Lerma owned one of the largest art collections of the period and was a patron of dramatists and architects.
Peter Paul Rubens
painted his portrait in 1603, seating him like a king on horseback amid glorious, light-infused battle scenes. Juan Pantoja de la Cruz painted portraits of Lerma and Philip III in 1602 and 1606 that are practically identical; the implications were surely not lost on contemporaries.
By 1612, Lerma was the sole intermediary between the king and all government institutions, so much so that the king ordered the Council of State to obey the duke in all matters. His signature had the same weight as that of the king. He had skilfully institutionalized and legitimized this position of unprecedented power, which he capped in 1618, on the eve of his fall, by being appointed a cardinal of the Roman Catholic Church, apparently the culmination of years of indecision about joining a religious order and withdrawing from the world.
Lerma owned one of the largest art collections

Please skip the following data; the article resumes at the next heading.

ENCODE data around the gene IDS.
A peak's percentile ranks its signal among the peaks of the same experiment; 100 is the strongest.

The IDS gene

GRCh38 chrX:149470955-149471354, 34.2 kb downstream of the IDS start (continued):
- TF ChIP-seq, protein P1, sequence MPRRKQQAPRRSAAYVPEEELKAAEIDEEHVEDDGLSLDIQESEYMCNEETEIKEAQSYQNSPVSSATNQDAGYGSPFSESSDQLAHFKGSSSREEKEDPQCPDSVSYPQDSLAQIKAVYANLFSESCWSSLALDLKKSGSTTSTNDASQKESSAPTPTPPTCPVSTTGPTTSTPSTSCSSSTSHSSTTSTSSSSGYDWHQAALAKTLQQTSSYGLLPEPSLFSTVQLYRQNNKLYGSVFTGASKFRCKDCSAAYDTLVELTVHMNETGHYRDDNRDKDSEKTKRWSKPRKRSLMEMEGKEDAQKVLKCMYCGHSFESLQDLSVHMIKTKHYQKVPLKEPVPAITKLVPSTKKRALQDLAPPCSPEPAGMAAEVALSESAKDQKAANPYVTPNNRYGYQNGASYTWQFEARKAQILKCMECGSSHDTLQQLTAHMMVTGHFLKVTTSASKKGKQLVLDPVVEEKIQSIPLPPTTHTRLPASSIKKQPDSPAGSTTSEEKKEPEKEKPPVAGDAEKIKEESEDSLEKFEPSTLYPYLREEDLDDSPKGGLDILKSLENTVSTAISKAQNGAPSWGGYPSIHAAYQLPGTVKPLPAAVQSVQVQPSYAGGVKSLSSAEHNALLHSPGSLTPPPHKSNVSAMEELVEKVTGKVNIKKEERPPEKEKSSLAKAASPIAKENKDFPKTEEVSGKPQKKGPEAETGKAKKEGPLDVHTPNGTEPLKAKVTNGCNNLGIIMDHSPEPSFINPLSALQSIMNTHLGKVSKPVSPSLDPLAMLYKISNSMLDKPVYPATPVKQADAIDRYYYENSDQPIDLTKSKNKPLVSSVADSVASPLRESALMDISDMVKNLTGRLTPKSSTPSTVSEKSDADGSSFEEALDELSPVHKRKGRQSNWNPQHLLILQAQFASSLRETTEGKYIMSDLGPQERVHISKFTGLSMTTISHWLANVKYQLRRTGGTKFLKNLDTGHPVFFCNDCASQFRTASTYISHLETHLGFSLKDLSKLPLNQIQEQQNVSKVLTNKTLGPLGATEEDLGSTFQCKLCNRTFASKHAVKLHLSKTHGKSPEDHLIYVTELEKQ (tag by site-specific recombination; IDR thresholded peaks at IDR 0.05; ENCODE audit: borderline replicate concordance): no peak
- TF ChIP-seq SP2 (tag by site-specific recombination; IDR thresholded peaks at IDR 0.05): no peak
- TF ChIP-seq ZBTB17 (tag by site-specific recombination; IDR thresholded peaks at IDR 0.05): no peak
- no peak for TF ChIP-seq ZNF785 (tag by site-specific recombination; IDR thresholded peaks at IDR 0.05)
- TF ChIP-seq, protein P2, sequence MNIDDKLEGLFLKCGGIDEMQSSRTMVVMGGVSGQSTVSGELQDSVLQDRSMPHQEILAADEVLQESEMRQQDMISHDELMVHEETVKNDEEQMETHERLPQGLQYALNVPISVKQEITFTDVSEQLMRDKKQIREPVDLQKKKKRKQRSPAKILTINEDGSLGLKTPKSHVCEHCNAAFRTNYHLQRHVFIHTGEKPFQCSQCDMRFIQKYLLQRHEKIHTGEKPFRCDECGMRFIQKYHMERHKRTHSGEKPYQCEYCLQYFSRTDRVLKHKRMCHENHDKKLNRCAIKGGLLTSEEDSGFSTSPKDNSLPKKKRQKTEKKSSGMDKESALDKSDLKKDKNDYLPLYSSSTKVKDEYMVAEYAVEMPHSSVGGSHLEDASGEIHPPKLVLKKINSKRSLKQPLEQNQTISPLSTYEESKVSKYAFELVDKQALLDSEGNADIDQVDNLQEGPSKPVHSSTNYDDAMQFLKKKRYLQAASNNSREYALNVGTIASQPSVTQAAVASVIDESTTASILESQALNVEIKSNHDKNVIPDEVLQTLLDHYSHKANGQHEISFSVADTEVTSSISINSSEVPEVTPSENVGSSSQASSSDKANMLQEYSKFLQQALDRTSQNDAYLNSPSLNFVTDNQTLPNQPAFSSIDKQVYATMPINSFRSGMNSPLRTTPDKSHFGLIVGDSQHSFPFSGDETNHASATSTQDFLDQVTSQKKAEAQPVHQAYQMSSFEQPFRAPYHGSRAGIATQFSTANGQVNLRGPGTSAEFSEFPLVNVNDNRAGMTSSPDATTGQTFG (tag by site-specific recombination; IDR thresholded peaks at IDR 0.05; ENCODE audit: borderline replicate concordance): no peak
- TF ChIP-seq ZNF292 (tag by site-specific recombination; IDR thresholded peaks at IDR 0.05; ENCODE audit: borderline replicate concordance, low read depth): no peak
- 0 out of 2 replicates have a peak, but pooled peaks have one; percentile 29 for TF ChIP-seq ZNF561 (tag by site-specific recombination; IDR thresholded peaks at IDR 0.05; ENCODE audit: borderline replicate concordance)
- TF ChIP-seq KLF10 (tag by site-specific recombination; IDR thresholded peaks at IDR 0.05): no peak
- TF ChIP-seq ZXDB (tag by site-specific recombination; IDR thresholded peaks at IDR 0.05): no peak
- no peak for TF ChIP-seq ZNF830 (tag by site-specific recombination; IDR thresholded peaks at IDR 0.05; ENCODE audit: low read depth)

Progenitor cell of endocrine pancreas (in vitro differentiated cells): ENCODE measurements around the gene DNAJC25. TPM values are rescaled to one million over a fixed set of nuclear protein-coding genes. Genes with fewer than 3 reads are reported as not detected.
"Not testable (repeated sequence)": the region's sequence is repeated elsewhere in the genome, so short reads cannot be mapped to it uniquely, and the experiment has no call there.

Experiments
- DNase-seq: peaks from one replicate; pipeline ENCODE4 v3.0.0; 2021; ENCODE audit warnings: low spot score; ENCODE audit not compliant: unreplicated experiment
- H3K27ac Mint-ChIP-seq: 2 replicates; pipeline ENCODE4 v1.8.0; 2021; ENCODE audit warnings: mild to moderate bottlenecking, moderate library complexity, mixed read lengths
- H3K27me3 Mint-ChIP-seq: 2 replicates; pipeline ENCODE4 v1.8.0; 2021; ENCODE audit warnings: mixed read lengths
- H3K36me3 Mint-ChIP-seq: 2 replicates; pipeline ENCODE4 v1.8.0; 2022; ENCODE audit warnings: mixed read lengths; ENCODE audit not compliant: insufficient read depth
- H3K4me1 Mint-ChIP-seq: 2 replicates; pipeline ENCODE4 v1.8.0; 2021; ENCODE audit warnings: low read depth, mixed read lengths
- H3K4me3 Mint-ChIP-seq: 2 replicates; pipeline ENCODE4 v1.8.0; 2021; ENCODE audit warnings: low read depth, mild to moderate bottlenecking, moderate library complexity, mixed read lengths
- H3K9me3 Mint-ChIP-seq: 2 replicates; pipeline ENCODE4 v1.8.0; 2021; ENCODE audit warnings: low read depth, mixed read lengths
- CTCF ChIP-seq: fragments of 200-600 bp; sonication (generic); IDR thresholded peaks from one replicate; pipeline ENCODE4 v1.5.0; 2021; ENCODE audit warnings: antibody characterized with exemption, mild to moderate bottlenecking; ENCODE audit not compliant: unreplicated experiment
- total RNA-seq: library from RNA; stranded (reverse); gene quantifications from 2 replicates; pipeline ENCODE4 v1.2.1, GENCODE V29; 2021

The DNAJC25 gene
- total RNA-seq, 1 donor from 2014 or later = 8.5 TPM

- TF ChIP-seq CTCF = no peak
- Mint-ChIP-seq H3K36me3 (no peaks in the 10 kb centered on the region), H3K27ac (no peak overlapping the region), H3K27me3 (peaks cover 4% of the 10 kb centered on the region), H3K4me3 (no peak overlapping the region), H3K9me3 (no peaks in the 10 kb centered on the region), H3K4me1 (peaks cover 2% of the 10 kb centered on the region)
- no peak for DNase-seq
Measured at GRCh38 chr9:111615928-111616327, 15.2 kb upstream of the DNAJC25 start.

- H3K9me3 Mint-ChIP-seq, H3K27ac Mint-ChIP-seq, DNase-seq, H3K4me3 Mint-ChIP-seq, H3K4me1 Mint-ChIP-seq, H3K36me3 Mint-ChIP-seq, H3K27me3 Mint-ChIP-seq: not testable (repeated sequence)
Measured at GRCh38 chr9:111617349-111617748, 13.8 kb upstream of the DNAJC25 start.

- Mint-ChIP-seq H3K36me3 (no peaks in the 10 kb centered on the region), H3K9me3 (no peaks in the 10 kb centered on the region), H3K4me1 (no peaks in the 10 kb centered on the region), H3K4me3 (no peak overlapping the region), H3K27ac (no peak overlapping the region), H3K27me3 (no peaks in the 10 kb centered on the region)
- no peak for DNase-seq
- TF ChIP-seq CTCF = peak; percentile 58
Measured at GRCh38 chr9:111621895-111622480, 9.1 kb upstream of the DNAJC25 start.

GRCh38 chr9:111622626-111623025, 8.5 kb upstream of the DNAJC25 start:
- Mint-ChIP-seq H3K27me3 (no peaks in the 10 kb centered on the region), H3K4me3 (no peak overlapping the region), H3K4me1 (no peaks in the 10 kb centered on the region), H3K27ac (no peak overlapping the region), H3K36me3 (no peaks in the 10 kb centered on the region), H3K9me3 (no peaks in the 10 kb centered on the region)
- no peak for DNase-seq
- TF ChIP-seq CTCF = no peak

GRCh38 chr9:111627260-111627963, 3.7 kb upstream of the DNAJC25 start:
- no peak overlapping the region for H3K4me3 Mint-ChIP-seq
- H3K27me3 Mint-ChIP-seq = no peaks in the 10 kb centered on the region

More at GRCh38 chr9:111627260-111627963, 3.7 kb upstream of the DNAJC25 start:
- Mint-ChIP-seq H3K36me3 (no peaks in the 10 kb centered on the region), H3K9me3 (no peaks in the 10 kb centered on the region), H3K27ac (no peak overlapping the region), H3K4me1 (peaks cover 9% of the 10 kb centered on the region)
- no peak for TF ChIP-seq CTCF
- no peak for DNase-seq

of the period and was a patron of dramatists and architects. Lerma was probably the richest man in Spain, as well as the most powerful. His enemies were legion, not surprisingly, and they included most of the aristocracy and the female members of the king’s family: his wife, Margaret of Austria; his grandmother, Empress Maria of Austria; and his aunt, Margaret of the Cross, a nun. Indeed, it was partly to escape their influence that Lerma moved the king to Valladolid.
Lerma spent his last years in the seat of his estates, the beautiful town of Lerma, just south of Burgos. The walled town, rebuilt on the orders of the duke in 1606, is among the most outstanding examples of seventeenth-century urban design, both a ducal court and a conventional town.